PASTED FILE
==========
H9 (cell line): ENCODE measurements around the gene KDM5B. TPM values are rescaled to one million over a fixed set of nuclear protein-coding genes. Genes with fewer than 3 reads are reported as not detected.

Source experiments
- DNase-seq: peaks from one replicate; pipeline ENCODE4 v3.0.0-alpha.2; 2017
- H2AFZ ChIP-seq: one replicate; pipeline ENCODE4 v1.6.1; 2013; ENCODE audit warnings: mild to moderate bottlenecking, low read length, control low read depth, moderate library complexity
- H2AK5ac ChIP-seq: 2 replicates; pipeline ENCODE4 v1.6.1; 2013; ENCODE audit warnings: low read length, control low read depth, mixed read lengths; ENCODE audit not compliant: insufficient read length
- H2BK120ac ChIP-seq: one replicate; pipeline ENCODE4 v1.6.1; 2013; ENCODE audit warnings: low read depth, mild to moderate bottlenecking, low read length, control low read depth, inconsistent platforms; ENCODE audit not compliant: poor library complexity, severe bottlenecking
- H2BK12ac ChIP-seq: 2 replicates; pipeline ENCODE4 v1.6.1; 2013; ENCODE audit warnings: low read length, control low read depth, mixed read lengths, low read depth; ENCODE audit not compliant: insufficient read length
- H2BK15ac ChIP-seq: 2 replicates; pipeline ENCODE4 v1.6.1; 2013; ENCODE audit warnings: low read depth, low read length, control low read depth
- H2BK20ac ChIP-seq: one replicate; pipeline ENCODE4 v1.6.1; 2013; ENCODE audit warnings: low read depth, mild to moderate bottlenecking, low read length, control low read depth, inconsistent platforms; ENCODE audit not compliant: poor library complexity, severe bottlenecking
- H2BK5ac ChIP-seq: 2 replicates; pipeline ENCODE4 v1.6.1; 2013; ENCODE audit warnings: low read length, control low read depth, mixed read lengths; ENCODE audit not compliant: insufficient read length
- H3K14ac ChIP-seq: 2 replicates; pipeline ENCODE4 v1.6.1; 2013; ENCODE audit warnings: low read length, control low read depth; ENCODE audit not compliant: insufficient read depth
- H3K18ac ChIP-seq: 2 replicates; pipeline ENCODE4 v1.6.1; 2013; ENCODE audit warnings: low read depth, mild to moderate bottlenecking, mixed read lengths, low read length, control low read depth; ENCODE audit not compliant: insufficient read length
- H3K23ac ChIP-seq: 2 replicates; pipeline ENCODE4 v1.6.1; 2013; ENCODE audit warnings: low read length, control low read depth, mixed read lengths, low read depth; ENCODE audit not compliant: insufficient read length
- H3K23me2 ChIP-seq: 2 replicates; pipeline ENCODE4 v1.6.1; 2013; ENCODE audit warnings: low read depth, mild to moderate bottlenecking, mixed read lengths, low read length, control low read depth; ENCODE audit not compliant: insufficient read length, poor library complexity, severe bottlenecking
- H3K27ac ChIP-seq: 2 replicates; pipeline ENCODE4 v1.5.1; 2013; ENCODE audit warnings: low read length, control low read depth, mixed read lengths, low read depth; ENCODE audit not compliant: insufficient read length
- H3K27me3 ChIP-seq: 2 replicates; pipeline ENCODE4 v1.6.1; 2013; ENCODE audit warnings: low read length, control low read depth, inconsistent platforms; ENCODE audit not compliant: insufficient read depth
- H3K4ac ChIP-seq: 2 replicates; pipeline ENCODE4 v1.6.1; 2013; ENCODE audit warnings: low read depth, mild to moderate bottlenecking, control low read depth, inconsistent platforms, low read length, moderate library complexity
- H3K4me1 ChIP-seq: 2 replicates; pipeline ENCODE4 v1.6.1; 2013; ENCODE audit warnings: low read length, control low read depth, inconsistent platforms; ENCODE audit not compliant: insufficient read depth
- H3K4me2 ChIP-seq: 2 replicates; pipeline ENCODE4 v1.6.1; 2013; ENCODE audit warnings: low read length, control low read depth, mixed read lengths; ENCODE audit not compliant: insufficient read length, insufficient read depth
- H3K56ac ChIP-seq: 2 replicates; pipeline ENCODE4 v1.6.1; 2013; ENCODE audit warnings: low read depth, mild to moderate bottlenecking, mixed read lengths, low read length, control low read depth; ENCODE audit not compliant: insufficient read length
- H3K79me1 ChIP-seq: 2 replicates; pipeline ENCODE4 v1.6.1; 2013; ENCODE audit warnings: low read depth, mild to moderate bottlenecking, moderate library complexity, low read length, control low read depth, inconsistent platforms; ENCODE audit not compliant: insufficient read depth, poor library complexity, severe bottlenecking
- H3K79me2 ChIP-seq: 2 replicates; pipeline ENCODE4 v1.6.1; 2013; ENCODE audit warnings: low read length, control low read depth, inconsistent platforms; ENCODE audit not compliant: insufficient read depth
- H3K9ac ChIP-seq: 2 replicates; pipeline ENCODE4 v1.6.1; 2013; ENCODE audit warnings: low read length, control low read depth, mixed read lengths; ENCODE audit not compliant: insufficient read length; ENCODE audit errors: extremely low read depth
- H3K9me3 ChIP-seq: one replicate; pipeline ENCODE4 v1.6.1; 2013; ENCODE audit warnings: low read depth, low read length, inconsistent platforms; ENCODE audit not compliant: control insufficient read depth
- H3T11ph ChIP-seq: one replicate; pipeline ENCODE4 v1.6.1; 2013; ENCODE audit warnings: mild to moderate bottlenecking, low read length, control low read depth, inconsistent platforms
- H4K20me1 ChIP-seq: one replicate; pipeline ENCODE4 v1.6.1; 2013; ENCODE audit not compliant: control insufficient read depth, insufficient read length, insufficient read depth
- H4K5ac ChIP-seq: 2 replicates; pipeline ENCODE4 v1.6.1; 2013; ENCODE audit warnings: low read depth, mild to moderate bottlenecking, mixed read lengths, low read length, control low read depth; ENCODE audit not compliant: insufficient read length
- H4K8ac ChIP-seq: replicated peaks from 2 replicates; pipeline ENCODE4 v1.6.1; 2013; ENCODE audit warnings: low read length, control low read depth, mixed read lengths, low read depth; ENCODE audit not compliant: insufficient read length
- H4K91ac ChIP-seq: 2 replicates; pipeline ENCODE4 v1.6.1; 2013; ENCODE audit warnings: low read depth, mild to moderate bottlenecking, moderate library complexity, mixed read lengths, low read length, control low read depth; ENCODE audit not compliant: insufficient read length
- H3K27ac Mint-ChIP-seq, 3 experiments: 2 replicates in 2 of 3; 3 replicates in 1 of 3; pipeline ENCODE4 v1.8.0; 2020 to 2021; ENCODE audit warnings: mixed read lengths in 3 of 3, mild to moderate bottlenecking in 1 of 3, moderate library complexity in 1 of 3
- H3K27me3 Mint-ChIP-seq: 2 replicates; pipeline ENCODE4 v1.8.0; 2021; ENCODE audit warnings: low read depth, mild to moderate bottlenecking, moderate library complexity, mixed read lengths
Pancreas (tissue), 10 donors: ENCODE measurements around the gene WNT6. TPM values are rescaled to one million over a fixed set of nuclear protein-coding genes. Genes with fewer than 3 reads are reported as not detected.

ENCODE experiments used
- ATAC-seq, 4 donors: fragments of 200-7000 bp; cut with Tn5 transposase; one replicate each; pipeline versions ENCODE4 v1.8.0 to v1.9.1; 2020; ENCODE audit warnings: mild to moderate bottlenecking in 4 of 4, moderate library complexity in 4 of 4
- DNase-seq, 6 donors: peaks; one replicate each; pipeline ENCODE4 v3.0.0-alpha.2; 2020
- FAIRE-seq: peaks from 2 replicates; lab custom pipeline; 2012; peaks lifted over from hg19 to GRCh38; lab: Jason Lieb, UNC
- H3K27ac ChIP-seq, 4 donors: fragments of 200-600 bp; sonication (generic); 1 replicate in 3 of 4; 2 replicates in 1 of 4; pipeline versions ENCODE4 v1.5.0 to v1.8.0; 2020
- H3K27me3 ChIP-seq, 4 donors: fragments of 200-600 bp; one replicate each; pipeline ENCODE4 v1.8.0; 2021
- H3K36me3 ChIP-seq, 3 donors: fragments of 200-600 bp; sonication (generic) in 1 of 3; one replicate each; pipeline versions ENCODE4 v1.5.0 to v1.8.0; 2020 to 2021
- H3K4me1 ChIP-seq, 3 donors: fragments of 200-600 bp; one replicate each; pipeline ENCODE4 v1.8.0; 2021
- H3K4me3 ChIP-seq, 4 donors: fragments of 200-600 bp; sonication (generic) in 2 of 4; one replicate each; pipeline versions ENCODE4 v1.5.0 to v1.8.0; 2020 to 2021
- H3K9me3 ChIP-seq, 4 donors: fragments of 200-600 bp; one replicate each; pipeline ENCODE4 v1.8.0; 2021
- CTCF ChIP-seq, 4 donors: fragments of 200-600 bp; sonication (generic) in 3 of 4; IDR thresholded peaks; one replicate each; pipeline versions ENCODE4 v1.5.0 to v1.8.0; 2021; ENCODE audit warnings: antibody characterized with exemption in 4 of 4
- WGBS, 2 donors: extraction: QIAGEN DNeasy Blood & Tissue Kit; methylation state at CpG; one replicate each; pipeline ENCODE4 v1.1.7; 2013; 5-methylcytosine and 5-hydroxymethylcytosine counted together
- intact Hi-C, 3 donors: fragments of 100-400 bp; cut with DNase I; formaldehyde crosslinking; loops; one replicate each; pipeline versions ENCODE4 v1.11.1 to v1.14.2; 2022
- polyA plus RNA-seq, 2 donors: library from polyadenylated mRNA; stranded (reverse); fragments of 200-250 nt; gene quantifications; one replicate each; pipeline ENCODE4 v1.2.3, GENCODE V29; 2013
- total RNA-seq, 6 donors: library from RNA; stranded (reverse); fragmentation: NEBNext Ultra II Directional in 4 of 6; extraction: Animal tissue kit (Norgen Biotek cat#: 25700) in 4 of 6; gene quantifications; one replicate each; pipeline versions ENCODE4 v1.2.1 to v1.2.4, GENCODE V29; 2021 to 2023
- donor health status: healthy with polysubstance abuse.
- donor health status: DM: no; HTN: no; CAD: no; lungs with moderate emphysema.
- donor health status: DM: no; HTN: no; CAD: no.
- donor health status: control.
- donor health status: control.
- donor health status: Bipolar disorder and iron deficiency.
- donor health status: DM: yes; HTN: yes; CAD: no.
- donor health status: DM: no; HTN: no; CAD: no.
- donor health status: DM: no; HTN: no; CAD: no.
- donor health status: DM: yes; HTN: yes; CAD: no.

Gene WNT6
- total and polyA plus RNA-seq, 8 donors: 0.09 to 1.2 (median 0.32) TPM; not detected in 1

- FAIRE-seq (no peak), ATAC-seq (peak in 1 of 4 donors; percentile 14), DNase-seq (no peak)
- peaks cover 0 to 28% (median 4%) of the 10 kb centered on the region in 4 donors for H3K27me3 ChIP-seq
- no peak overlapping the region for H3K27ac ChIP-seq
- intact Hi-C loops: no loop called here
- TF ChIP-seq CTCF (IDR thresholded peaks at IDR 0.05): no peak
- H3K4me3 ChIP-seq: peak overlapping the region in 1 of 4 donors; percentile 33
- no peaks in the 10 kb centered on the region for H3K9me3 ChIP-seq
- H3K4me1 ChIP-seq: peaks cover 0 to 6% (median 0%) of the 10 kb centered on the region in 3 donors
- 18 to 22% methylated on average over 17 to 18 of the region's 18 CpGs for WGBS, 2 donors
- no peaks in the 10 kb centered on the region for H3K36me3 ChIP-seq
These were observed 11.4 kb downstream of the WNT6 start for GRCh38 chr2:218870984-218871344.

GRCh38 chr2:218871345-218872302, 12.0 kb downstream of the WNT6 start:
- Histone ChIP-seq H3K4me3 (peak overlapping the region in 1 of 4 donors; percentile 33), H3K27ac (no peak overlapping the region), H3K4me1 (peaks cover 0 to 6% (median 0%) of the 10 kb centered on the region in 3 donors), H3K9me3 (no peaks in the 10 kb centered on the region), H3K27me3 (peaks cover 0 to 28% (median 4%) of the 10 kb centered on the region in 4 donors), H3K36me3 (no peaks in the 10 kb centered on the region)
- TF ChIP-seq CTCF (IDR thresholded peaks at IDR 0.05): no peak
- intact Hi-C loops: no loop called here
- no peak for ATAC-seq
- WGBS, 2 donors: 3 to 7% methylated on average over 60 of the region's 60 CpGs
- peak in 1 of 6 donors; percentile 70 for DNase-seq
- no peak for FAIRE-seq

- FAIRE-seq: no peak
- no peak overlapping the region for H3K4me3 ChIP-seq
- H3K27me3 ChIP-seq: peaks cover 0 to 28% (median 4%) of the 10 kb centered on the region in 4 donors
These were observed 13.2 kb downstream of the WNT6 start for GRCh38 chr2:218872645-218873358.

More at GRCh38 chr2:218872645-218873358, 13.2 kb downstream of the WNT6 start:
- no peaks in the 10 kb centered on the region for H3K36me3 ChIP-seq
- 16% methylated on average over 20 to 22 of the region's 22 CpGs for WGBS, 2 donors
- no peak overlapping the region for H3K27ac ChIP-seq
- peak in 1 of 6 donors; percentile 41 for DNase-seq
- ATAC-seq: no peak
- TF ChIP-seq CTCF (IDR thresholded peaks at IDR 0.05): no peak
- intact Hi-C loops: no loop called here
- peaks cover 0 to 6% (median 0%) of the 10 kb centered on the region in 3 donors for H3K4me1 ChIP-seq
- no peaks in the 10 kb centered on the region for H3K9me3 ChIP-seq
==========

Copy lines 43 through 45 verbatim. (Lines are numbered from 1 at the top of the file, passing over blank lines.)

- CTCF ChIP-seq, 4 donors: fragments of 200-600 bp; sonication (generic) in 3 of 4; IDR thresholded peaks; one replicate each; pipeline versions ENCODE4 v1.5.0 to v1.8.0; 2021; ENCODE audit warnings: antibody characterized with exemption in 4 of 4
- WGBS, 2 donors: extraction: QIAGEN DNeasy Blood & Tissue Kit; methylation state at CpG; one replicate each; pipeline ENCODE4 v1.1.7; 2013; 5-methylcytosine and 5-hydroxymethylcytosine counted together
- intact Hi-C, 3 donors: fragments of 100-400 bp; cut with DNase I; formaldehyde crosslinking; loops; one replicate each; pipeline versions ENCODE4 v1.11.1 to v1.14.2; 2022